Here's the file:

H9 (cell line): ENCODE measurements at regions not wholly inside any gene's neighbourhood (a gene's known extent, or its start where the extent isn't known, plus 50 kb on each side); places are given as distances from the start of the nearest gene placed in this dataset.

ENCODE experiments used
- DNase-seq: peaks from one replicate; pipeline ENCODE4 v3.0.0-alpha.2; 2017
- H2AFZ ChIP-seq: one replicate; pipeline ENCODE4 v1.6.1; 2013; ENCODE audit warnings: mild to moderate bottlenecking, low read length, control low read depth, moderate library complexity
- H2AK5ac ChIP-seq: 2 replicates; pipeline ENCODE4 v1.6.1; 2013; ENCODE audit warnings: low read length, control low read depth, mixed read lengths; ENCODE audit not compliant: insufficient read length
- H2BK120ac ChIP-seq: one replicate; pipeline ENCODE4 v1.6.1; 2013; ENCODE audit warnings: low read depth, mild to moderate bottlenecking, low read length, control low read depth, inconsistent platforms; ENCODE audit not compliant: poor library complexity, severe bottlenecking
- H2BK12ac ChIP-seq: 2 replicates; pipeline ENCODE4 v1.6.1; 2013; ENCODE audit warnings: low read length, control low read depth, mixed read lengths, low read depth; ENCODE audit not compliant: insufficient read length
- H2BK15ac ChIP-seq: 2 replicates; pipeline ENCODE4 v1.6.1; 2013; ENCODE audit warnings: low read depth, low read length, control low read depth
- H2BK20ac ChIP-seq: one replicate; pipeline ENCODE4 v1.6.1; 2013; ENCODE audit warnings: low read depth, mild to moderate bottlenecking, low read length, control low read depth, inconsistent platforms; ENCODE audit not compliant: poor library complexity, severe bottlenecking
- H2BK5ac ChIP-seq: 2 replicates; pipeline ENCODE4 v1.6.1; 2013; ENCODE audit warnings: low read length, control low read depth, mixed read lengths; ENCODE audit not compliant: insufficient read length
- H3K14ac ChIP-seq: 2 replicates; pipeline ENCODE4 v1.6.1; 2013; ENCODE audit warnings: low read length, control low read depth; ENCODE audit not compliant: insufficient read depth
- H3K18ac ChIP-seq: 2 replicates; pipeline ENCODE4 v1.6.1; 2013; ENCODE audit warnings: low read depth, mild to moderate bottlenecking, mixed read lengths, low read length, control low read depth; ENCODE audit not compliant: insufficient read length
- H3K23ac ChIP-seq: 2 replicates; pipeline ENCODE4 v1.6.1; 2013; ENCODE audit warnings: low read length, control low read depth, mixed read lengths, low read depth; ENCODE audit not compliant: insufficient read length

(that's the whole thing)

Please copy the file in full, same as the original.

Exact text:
H9 (cell line): ENCODE measurements at regions not wholly inside any gene's neighbourhood (a gene's known extent, or its start where the extent isn't known, plus 50 kb on each side); places are given as distances from the start of the nearest gene placed in this dataset.

ENCODE experiments used
- DNase-seq: peaks from one replicate; pipeline ENCODE4 v3.0.0-alpha.2; 2017
- H2AFZ ChIP-seq: one replicate; pipeline ENCODE4 v1.6.1; 2013; ENCODE audit warnings: mild to moderate bottlenecking, low read length, control low read depth, moderate library complexity
- H2AK5ac ChIP-seq: 2 replicates; pipeline ENCODE4 v1.6.1; 2013; ENCODE audit warnings: low read length, control low read depth, mixed read lengths; ENCODE audit not compliant: insufficient read length
- H2BK120ac ChIP-seq: one replicate; pipeline ENCODE4 v1.6.1; 2013; ENCODE audit warnings: low read depth, mild to moderate bottlenecking, low read length, control low read depth, inconsistent platforms; ENCODE audit not compliant: poor library complexity, severe bottlenecking
- H2BK12ac ChIP-seq: 2 replicates; pipeline ENCODE4 v1.6.1; 2013; ENCODE audit warnings: low read length, control low read depth, mixed read lengths, low read depth; ENCODE audit not compliant: insufficient read length
- H2BK15ac ChIP-seq: 2 replicates; pipeline ENCODE4 v1.6.1; 2013; ENCODE audit warnings: low read depth, low read length, control low read depth
- H2BK20ac ChIP-seq: one replicate; pipeline ENCODE4 v1.6.1; 2013; ENCODE audit warnings: low read depth, mild to moderate bottlenecking, low read length, control low read depth, inconsistent platforms; ENCODE audit not compliant: poor library complexity, severe bottlenecking
- H2BK5ac ChIP-seq: 2 replicates; pipeline ENCODE4 v1.6.1; 2013; ENCODE audit warnings: low read length, control low read depth, mixed read lengths; ENCODE audit not compliant: insufficient read length
- H3K14ac ChIP-seq: 2 replicates; pipeline ENCODE4 v1.6.1; 2013; ENCODE audit warnings: low read length, control low read depth; ENCODE audit not compliant: insufficient read depth
- H3K18ac ChIP-seq: 2 replicates; pipeline ENCODE4 v1.6.1; 2013; ENCODE audit warnings: low read depth, mild to moderate bottlenecking, mixed read lengths, low read length, control low read depth; ENCODE audit not compliant: insufficient read length
- H3K23ac ChIP-seq: 2 replicates; pipeline ENCODE4 v1.6.1; 2013; ENCODE audit warnings: low read length, control low read depth, mixed read lengths, low read depth; ENCODE audit not compliant: insufficient read length